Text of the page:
if this is anguish, what direction leads to its opposite.

“I have brushed my teeth.
This day and I are even.” 
………………………………..Vera Pavlova

Dear SS,

I’ve ransacked your journal. The library sold it to me for one swipe and you’ve already taught me that skin can be trusted.

You call love suicidal and I am reminded that I die a little each time I feel something.

Each time you write about sex, you label it as a knockoff of pleasure. I try to think of the last time I felt and how good one can get at pretending.

SS, all I can think about is rice these days and how it fills me in a way no human ever has; what kind of person does that make me?

And what is it to be tired the moment one wakes. How urgent is blinking.

Are we forever connected to everything we give birth to: sadness. a child. a sentence.

You ask: what do you think about all day? Moisture. Employment. How many lies I lied about. The shape of the last human I loved. What fears I fear tonight. Rehearsal.

SS, if you were beside me, I’d ask you where your focus is and if you believe in the forgery of bodies.

You wrote, “I fear I have never used my body” and I fear mine has only been used.

You mention delicacies and I’d remind you that survival is one as well: particularly textured, sensitive, susceptible to illness, expensive and tricky.



“only be afraid of the words you’re not saying”

They prefer darkness to loneliness. And when they speak, there is a hiss of moan.

A cockroach crawled slowly on the floor of my bedroom as I typed words out of my brain and into computer. My body tensed and screamed itself open. Quickly, I covered it with an empty brown mug, turned upside down. I expected it to scurry beneath my bed, but it allowed me to capture it.

This reminds me of the last time I saw a cockroach. Ten months ago right before springtime. Just after a break-up with a lover that left my skin charred and exposed. There was no need to chase this insect away as it had died before my eyes found it. Fear aside, I scooped it up and flushed it into the walls or wherever toilet water goes.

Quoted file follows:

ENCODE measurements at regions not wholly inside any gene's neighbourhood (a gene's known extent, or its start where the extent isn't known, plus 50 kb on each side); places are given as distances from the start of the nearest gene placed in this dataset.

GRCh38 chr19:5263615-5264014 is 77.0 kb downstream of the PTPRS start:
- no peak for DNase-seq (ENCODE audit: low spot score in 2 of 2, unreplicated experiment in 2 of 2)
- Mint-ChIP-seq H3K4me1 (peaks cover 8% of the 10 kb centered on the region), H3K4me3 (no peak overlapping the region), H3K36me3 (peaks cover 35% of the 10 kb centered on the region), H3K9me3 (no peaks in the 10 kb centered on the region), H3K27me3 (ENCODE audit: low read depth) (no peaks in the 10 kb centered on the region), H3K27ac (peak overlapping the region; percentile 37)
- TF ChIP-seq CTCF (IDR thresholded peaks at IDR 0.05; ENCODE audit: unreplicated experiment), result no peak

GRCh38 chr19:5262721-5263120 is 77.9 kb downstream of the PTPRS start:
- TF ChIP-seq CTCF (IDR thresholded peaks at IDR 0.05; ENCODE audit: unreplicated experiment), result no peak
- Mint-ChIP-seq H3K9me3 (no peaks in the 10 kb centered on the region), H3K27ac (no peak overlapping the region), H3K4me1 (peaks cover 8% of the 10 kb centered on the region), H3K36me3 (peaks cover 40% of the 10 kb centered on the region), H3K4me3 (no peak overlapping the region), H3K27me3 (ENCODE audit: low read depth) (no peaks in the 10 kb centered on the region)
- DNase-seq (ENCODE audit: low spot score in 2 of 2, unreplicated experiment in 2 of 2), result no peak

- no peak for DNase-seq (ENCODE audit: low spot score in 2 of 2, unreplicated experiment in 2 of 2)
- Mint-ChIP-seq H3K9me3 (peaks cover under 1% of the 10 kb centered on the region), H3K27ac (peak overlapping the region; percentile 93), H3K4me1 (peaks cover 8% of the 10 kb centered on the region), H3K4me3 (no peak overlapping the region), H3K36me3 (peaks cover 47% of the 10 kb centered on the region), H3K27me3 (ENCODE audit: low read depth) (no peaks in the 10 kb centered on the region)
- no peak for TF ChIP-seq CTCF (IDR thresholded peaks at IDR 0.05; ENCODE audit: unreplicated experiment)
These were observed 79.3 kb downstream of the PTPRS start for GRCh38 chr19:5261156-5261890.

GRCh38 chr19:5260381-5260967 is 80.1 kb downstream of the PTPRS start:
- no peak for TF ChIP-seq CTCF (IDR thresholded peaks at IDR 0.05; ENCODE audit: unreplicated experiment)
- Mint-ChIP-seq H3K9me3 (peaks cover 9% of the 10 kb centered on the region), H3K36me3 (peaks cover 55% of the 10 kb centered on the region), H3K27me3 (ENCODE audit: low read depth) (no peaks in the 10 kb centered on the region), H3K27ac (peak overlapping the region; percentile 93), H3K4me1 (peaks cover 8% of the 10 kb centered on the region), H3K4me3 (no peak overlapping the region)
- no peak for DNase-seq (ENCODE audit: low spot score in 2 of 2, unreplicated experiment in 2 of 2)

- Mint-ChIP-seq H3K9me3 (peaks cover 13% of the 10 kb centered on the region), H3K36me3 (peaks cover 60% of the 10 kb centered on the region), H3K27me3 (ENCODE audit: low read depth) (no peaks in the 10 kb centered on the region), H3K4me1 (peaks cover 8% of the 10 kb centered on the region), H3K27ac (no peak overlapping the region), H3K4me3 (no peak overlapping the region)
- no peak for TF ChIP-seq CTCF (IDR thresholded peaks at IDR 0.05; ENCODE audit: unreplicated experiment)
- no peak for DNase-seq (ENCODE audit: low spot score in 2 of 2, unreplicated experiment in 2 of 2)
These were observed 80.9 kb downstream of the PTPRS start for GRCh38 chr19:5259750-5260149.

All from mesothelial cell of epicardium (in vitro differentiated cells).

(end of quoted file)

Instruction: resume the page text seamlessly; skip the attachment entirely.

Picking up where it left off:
This time, though barely moving, it was alive. After brave roommate trapped it between porcelain and paper, she brought it outside. Go, she instructed.

Cockroaches were around during the dinosaurs. They have survived atomic bombs and wars. Gentrification and global warming.

try. I try to find an attribute attached to them, offering more than just disease and contagious fear. Now, I realize they are a reminder of resilience. And each time they find me, I am in need of this reminder. When lovers leave, we are tricked into thinking something is wrong with us.

So we make lists of what we should change about ourselves and when I write we, I mean, me.

There is elasticity within all of us. There is only so much that we can bend and twist until we find ourselves tangled.

And by we, I still mean me.

Although these cockroaches are difficult to look at, so is truth and loss. Survival is deliberate and these hissing species always find their way in. So when you think all of this is too difficult to bear, channel the cockroach. If they can remain, so can you.

And when I write you, I mean me too.

planetary floatation device (a collaboration with Rebel Diaz)

for the humans building levees in Boulder, Colorado and especially for the one driving around wearing rebel cape

Boulder is under sacrament; what was inwardly gathering is making its way through the street. A city submerged and there is something about Boulder every time, something about its cracks and crevices that make it animate, alive, being. Makes me sketch my own body over its terrain, to lie down in its topography, the curves down my side along its front range, my belly its basin, my veins and sinew down over its expanding creeks. When it was burning, I too, felt the burn off of other, dead, dried out selves and with this

with this

with this

I feel the washing away of man-made. I feel a baptismal flushing over every man-constructed roadway, we were not symbiotic with land so what amassed is releasing, christening concrete, carrying free radicals downstream, toxins of manbuilt frothing up a layer of foam, crashing against magnesium levees. This is a language we have yet to learn. Is it wrong to root for the river flowing?  I am this bodycity, detoxifying. I am forgiven with its destruction, ashamed of the warming we cause

through this

through this

There are enough trees to build a boat around this earth and when we carve out the bark into planks of home, we can float ourselves out of here. Unravel the maps you’ve been hoarding beneath your tongue. Your spit is the lacquer that will lubricate the lacerations from this flood.  Follow me out.

and over